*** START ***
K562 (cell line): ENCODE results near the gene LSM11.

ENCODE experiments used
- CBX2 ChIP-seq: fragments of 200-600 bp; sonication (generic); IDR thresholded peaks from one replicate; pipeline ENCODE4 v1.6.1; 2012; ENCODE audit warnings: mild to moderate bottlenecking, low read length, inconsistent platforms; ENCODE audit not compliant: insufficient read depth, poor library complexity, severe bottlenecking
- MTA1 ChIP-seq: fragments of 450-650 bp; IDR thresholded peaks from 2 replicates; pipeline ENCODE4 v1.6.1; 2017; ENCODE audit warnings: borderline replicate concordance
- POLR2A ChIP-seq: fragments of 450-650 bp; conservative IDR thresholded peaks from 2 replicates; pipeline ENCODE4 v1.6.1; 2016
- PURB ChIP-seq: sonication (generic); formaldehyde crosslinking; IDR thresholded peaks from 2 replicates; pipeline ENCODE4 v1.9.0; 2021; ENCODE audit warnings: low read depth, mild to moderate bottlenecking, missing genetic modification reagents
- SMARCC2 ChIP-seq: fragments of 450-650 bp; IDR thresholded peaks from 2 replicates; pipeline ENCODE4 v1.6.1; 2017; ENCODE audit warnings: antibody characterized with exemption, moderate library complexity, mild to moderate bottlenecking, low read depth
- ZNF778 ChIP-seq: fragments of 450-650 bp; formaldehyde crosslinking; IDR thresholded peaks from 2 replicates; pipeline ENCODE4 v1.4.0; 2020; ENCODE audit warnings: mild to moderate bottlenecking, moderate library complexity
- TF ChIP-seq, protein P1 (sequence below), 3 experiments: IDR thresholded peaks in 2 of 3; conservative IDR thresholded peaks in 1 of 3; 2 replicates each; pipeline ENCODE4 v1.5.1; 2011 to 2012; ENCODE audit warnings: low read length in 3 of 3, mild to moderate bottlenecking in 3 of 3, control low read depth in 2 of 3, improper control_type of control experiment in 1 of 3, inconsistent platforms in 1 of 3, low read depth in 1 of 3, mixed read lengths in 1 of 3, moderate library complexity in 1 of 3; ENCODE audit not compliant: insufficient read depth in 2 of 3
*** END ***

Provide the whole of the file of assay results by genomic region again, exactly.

K562 (cell line): ENCODE results near the gene LSM11.

ENCODE experiments used
- CBX2 ChIP-seq: fragments of 200-600 bp; sonication (generic); IDR thresholded peaks from one replicate; pipeline ENCODE4 v1.6.1; 2012; ENCODE audit warnings: mild to moderate bottlenecking, low read length, inconsistent platforms; ENCODE audit not compliant: insufficient read depth, poor library complexity, severe bottlenecking
- MTA1 ChIP-seq: fragments of 450-650 bp; IDR thresholded peaks from 2 replicates; pipeline ENCODE4 v1.6.1; 2017; ENCODE audit warnings: borderline replicate concordance
- POLR2A ChIP-seq: fragments of 450-650 bp; conservative IDR thresholded peaks from 2 replicates; pipeline ENCODE4 v1.6.1; 2016
- PURB ChIP-seq: sonication (generic); formaldehyde crosslinking; IDR thresholded peaks from 2 replicates; pipeline ENCODE4 v1.9.0; 2021; ENCODE audit warnings: low read depth, mild to moderate bottlenecking, missing genetic modification reagents
- SMARCC2 ChIP-seq: fragments of 450-650 bp; IDR thresholded peaks from 2 replicates; pipeline ENCODE4 v1.6.1; 2017; ENCODE audit warnings: antibody characterized with exemption, moderate library complexity, mild to moderate bottlenecking, low read depth
- ZNF778 ChIP-seq: fragments of 450-650 bp; formaldehyde crosslinking; IDR thresholded peaks from 2 replicates; pipeline ENCODE4 v1.4.0; 2020; ENCODE audit warnings: mild to moderate bottlenecking, moderate library complexity
- TF ChIP-seq, protein P1 (sequence below), 3 experiments: IDR thresholded peaks in 2 of 3; conservative IDR thresholded peaks in 1 of 3; 2 replicates each; pipeline ENCODE4 v1.5.1; 2011 to 2012; ENCODE audit warnings: low read length in 3 of 3, mild to moderate bottlenecking in 3 of 3, control low read depth in 2 of 3, improper control_type of control experiment in 1 of 3, inconsistent platforms in 1 of 3, low read depth in 1 of 3, mixed read lengths in 1 of 3, moderate library complexity in 1 of 3; ENCODE audit not compliant: insufficient read depth in 2 of 3